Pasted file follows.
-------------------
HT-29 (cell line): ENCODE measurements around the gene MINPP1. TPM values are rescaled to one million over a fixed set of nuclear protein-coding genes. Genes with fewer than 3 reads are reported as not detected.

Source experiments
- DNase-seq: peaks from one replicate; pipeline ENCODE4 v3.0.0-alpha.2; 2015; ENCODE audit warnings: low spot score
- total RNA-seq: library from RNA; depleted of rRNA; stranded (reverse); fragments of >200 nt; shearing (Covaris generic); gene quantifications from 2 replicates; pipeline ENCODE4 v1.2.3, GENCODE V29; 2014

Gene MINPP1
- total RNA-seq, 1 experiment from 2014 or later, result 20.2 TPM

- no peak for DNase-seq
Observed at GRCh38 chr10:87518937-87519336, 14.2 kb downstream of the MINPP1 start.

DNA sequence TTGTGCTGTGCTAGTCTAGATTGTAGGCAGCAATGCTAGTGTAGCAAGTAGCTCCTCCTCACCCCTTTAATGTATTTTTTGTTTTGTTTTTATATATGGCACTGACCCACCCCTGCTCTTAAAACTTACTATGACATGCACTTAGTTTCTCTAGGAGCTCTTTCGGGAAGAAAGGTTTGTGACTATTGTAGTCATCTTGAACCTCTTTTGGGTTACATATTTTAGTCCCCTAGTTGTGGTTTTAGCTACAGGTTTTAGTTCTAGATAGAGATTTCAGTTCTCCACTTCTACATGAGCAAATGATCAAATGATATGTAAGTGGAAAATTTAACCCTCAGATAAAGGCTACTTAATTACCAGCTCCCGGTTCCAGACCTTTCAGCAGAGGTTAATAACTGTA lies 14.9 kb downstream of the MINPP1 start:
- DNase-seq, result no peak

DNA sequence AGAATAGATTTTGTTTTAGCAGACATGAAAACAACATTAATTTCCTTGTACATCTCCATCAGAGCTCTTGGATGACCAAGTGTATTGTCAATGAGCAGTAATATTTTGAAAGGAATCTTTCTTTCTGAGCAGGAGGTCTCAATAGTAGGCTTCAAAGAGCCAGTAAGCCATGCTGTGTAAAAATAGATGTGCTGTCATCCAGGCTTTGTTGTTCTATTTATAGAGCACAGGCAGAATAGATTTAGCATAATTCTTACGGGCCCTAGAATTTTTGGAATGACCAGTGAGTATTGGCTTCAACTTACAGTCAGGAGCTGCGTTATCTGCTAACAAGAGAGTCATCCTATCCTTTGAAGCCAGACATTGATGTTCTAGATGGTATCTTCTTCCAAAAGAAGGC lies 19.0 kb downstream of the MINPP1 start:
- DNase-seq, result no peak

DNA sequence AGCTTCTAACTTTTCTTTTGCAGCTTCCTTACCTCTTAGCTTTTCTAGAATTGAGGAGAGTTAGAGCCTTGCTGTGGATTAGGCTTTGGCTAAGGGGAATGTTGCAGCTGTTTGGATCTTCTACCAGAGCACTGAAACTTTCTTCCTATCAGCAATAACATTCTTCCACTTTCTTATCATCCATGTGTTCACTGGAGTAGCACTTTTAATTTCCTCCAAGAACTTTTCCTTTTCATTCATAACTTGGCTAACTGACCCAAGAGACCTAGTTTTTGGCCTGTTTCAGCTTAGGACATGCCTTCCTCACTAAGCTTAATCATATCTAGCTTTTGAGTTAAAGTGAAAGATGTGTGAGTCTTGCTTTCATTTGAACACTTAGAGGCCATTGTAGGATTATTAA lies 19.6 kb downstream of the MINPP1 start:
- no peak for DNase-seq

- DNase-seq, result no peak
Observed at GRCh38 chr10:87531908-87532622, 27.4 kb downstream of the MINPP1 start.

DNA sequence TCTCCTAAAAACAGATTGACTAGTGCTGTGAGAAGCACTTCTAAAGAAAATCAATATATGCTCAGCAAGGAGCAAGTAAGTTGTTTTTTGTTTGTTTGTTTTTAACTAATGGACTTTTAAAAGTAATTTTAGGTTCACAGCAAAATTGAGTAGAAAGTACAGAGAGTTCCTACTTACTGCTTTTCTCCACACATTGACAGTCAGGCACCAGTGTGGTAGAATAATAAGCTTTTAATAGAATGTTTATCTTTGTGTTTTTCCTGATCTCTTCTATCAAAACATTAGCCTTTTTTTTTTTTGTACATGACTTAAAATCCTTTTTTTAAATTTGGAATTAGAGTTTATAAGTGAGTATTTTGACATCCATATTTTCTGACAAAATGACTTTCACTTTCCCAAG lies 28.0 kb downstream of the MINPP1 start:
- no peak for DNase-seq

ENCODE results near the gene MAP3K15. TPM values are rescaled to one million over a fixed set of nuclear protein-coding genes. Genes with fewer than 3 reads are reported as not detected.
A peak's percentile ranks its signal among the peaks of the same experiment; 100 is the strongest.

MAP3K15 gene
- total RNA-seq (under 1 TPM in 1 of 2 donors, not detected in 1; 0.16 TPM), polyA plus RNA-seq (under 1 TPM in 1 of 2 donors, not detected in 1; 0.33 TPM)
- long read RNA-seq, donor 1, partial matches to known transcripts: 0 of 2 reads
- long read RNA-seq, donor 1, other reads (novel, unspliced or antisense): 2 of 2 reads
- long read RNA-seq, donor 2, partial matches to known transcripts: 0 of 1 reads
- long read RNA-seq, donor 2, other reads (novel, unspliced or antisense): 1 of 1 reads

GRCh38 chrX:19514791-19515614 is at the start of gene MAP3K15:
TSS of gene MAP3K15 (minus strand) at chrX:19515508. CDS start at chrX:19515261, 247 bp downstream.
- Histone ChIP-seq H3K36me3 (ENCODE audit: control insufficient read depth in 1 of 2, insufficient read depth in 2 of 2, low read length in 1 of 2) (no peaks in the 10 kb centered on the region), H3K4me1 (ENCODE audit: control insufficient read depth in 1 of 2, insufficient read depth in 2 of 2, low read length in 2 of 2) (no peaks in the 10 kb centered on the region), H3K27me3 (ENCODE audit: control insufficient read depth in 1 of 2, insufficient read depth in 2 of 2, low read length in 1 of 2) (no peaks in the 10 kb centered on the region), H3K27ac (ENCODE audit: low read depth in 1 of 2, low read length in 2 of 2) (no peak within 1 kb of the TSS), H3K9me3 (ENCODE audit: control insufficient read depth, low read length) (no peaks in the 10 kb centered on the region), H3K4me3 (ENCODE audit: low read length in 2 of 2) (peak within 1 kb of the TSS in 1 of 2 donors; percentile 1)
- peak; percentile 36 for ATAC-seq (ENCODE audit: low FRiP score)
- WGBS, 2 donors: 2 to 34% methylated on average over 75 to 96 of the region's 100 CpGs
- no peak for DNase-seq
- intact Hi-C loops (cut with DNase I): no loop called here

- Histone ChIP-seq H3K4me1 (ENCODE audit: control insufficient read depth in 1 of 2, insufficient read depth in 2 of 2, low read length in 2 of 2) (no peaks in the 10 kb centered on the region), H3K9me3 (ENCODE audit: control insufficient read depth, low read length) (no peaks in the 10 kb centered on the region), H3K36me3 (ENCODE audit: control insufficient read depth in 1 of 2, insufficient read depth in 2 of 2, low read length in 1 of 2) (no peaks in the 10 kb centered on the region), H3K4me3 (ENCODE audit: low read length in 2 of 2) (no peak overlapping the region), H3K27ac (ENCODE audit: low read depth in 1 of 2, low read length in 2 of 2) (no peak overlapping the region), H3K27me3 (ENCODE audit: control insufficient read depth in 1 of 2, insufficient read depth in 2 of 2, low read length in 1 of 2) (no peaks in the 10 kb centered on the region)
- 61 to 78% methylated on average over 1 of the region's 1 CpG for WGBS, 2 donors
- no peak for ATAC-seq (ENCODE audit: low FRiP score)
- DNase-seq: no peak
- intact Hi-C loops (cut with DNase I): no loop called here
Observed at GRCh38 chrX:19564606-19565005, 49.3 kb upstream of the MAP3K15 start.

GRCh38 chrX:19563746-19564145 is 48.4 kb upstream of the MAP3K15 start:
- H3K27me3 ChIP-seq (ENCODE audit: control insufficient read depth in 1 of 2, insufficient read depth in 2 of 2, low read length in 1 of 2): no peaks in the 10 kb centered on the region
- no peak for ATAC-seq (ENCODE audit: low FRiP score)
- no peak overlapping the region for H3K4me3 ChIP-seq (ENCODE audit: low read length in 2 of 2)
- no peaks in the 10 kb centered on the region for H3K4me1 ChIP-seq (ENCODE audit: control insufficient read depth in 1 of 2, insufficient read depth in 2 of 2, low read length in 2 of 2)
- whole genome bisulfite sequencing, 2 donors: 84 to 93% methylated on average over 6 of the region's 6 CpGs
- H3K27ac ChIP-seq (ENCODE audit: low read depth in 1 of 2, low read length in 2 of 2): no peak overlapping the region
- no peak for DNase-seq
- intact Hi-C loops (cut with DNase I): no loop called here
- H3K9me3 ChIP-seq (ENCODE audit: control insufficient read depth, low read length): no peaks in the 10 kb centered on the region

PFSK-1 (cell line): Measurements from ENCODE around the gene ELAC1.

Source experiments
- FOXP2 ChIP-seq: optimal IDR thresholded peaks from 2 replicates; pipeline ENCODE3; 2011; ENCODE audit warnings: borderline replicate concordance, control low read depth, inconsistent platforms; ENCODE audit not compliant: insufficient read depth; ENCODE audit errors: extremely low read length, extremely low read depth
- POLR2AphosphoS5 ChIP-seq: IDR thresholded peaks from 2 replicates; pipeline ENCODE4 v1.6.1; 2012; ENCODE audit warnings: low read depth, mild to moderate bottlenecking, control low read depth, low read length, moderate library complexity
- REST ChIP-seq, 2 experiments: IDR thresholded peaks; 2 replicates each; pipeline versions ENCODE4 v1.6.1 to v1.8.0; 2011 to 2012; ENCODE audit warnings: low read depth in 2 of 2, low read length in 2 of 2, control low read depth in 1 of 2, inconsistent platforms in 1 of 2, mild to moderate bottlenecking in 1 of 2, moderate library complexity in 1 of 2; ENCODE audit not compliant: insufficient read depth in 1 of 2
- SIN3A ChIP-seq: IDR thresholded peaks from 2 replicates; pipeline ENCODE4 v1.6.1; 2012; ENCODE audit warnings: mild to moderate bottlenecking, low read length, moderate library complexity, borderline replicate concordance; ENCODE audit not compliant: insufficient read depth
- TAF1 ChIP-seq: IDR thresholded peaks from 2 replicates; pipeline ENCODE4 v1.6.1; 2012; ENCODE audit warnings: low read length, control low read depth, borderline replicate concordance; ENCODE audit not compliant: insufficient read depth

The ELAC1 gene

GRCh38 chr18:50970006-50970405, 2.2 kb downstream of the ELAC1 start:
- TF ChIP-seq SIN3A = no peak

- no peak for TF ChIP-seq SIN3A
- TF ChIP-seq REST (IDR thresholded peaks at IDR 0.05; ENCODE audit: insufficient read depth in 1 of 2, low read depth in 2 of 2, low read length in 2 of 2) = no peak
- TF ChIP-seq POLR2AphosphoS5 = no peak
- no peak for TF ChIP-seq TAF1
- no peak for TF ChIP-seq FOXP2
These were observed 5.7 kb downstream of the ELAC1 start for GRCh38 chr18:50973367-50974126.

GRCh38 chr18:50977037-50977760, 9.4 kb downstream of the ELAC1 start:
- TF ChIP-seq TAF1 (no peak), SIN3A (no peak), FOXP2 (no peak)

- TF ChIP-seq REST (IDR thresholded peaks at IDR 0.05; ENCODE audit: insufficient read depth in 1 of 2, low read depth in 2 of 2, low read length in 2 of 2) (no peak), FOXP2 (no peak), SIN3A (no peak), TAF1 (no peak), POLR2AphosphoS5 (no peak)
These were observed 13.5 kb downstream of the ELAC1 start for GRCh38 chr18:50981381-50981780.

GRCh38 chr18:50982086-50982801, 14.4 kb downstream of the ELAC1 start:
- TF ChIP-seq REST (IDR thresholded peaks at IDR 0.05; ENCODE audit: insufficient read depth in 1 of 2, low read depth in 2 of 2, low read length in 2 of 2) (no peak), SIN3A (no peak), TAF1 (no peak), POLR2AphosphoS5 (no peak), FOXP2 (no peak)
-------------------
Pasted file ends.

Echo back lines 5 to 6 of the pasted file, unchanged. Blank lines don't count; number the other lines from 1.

Gene MINPP1
- total RNA-seq, 1 experiment from 2014 or later, result 20.2 TPM